Baldness is potentially curable by stem cells, by creating hair follicles in a lab and then implanting them in a patient. This has been observed on multiple occasions and can be done using the patient’s bone marrow stem cells making the procedure ethically acceptable. This treatment should be available on the global market by 2010.
Deafness can be treated by regrowing cochlea hairs in the ear. The cochlea are crucial hairs in the part of the inner ear that registers sound. The hairs act like miniature microphones in the ear which amplify sounds and translate them into nerve signals. Successful tests have been carried out on guinea pigs in 2005 which have shown that it is possible to cur deafness with stem cell technology. In humans there are still a few problems to be addressed as the inner ear is deep within the skull and virtually inaccessible via surgery and it is possible that the human immune system will react to the treatment, but otherwise it is a viable option in human beings.
Professor Takashi Tsuji, a researcher at the University of Tokyo has successfully cloned a tooth; using cells from a mouse embryo formed a full mouse tooth that was successfully implanted into another mouse. Adult human stem cells are also possible candidates for the regrowth of human teeth, using cells extracted from bone marrow and the gums which can form not only teeth, but more importantly - roots. Whole teeth have been successfully regrown in laboratories and will soon be usable for dental purposes. It is estimated that this treatment will be available to the general public in 2009.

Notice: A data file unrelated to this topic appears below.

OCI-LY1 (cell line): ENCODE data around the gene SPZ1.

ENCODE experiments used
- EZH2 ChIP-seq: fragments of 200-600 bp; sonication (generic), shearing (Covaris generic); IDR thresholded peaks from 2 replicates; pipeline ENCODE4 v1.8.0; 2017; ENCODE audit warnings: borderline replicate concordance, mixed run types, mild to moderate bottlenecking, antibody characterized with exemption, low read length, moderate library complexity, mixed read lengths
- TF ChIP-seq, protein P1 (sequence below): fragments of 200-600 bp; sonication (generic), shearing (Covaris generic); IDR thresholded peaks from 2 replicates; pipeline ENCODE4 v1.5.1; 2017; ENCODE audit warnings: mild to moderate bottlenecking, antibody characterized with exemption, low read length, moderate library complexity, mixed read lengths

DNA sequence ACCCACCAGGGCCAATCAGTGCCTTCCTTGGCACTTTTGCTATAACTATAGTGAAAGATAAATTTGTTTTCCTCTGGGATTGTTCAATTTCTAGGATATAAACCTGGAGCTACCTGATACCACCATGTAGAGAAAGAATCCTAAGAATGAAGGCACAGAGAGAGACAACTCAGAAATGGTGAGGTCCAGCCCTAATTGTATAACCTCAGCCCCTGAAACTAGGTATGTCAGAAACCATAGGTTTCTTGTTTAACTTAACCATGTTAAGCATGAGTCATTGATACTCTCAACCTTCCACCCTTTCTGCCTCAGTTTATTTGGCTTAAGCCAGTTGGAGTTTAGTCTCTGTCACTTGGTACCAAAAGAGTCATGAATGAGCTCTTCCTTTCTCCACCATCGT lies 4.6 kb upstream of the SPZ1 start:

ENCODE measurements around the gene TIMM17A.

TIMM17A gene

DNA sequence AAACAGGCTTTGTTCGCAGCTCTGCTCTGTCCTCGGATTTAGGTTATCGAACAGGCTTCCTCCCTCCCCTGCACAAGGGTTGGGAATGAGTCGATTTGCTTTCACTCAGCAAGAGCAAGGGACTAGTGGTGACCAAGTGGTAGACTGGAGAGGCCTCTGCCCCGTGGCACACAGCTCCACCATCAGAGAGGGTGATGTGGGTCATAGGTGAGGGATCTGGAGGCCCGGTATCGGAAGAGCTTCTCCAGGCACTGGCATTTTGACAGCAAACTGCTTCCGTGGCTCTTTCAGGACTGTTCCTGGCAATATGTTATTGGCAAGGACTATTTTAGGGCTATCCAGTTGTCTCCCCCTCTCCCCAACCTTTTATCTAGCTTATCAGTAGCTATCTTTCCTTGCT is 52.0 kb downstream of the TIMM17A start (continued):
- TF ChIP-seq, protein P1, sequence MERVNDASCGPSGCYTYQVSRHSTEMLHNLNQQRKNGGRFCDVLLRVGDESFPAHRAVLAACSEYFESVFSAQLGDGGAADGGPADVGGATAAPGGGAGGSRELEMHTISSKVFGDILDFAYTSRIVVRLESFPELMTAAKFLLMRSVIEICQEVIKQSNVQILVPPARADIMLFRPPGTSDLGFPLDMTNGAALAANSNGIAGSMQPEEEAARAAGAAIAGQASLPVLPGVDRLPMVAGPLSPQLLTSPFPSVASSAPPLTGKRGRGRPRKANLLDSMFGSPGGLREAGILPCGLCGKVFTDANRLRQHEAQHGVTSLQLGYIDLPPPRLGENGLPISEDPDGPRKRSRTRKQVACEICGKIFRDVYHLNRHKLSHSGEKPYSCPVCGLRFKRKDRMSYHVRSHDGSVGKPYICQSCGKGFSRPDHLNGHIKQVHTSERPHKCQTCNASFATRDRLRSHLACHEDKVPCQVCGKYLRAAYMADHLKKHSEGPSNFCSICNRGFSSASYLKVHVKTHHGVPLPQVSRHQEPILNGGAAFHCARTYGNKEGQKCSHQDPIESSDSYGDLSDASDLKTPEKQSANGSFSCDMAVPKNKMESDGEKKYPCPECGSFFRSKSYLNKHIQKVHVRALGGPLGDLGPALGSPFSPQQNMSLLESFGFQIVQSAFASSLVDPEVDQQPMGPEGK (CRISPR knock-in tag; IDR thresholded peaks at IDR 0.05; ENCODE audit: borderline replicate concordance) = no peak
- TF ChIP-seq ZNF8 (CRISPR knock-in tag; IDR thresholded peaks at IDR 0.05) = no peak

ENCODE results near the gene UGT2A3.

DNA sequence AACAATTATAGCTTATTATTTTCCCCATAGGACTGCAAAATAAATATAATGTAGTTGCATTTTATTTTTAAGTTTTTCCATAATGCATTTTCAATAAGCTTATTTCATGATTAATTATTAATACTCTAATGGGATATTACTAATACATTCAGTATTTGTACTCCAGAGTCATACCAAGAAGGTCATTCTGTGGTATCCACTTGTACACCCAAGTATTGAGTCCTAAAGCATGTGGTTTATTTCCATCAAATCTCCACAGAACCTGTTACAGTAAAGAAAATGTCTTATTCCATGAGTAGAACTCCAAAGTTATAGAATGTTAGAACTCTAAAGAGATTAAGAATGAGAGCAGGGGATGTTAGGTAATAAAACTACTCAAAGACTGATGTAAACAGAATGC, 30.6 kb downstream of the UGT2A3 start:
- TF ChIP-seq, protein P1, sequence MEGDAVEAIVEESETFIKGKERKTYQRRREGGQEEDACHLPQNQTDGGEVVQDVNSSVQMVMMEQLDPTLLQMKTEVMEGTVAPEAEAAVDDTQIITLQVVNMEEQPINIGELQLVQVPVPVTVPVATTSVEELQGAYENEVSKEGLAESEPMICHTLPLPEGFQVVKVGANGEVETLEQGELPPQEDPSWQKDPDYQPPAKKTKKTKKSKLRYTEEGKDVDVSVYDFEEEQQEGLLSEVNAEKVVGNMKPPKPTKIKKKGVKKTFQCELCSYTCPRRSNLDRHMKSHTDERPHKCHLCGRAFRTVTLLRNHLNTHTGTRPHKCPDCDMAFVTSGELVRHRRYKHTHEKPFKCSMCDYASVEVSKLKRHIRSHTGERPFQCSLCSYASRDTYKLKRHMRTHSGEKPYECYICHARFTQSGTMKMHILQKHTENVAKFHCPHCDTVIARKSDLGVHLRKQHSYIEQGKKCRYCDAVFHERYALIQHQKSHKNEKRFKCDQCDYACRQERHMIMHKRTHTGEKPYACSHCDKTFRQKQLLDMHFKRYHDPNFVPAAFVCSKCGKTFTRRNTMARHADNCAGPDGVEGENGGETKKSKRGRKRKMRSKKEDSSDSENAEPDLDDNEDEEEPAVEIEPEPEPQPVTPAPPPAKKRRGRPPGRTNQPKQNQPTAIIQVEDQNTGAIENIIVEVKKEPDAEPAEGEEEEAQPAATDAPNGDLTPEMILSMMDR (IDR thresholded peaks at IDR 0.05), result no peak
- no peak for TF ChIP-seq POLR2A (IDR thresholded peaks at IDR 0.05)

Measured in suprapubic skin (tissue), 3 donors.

Blindness and vision impairment is another application of stem cells. Embryonic stem cells have been used to form thin stem cell sheets that will repair a damaged retina. 40 patients have been successfully been treated using this technique. In 2004, fetal stem cells were used to cure Elizabeth Bryant of the disease retinitis pigmentosa and in two and a half years following her vision improved from 20:800 to 20:84. She was the sixth person to be treated for either retinitis pigmentosa or macular degeneration with embryonic stem cells. Although the procedures can heal harmful diseases they are not 100% effective and Fetus stem cells are used provoking also ethical issues.
Cell therapy will also be available, curing diseases such as Parkinson’s, and glaucoma.
As clearly visible from the above, Stem cells can have a step change on the working of society and redefine medicine as we know it. Research is being done to promote the use of non fetal stem cells for ethical reasons, and although the research still has a long way to go, it has the potential to same hundreds of thousands of lives in the future. Another advantage is that for many procedures the patient will be able to use their own cells and the ethical problems will be solved.